In September 2015, the National Oceanic and Atmospheric Administration (NOAA) approved a Geographic Location Description (GLD) within the Oregon Ocean Stewardship Area for federal activities related to marine renewable energy development.

Successful collaboration of multiple agencies over several years lead to the federal approval of the GLD, and its incorporation into the Oregon Coastal Management Program (OCMP).  In addition to the GLD, the OCMP also updated the list of federal activities that will be reviewed for consistency with the enforceable policies of the OCMP.  Learn more about federal consistency on the Regulatory Road Map page.


What is a GLD and why did Oregon want one?

A GLD is an area within federal waters where listed federal license or permit activities have reasonably foreseeable effects on a states coastal uses or resources.  Meaning that federal permitting or leasing may potentially impact waters in the states jurisdiction (the territorial sea). The process for creating a GLD is outlined by the federal Coastal Zone Management Act (CZMA).  Oregon’s GLD is designed to ensure that marine renewable energy projects within the GLD are automatically subject to the federal consistency review process, ensuring that those actions are consistent with the enforceable policies of Oregon’s coastal management program.

GLD Map coming soon!

More specifically, the GLD is a polygon starting from the seaward limit of Oregon state jurisdiction at 3 nautical miles (nm) from the shoreline, and extending seaward to a boundary line along the outer continental shelf at the approximate location where water depth is 500 fathoms. This is visible in the figure above.  The OCMP has on file a list of geographic coordinates that form the GLD boundary line, and can make these available on a project by project basis.

How does the GLD work?

A GLD is based on a demonstration that there would be reasonably foreseeable coastal effects from the listed federal license or permit activity in the proposed area.  Oregon’s GLD applies specifically to federal activities related to marine renewable energy development; which includes leasing and permitting authorized by the federal Bureau of Ocean Energy Management (BOEM).  The activities, such as authorizing a permit or lease, are automatically subject to federal consistency within the GLD. To learn more about BOEM visit the BOEM Oregon Task Force page.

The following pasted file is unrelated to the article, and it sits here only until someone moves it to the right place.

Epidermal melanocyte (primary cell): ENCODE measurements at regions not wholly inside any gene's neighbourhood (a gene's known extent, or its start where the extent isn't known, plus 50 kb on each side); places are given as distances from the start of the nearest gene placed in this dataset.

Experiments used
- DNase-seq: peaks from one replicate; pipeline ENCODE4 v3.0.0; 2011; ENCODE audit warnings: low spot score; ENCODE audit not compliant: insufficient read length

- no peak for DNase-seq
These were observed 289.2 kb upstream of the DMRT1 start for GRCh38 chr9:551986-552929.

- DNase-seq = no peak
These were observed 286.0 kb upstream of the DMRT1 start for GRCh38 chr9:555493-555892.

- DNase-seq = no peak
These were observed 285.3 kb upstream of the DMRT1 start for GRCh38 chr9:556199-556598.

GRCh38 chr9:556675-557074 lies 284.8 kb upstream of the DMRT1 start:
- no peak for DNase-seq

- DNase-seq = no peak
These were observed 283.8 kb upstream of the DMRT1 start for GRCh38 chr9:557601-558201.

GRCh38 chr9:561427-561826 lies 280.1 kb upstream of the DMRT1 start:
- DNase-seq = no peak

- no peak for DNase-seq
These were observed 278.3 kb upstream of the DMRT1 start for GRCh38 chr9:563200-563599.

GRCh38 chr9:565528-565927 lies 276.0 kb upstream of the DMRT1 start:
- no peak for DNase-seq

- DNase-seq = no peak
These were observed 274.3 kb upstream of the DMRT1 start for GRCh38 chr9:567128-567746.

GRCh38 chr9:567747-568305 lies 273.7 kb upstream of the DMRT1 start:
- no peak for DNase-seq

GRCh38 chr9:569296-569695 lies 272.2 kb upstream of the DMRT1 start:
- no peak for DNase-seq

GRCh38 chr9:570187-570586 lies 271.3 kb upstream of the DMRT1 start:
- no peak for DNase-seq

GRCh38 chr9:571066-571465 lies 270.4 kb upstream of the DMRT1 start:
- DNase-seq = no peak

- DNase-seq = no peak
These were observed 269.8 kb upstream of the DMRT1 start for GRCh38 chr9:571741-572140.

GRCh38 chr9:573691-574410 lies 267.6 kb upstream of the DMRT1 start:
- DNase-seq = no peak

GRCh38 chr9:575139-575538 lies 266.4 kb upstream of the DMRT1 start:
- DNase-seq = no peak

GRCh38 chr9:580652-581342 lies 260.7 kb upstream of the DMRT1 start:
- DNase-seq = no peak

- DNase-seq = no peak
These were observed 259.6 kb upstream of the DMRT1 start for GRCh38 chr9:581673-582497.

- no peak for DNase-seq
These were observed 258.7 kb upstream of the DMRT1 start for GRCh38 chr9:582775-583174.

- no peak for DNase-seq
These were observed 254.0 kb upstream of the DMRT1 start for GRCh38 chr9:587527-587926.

In 2015, DLCD completed an analysis of reasonably foreseeable effects of Federal actions related to marine renewable energy projects on resources and uses occurring within the GLD. The report associated with this analysis may be found pdf here (802 KB) . (PDF)


What are the “enforceable policies” that would be used in the federal consistency review process?

"The term "enforceable policy" means State policies which are legally binding through constitutional provisions, laws, regulations, land use plans, ordinances, or judicial or administrative decisions, by which a State exerts control over private and public land and water uses and natural resources in the coastal zone." - 16 U.S.C. § 1456a. Coastal Zone Management Fund (Section 308)

Enforceable Policies are state policies that meet the definition of an enforceable policy under the CZMA and have been approved by NOAA for use in federal consistency reviews.  The OCMP consists of a set of enforceable policies, including policies from Goal 19 Ocean Resources, the Territorial Sea Plan, and various other state agency authorities.  These enforceable policies may be applied to federal actions that have reasonably foreseeable effects on resources of the coastal zone through the federal consistency provisions of the CZMA.  Basically, the federal agency must provide a determination that their actions are consistent with the state’s enforceable policies.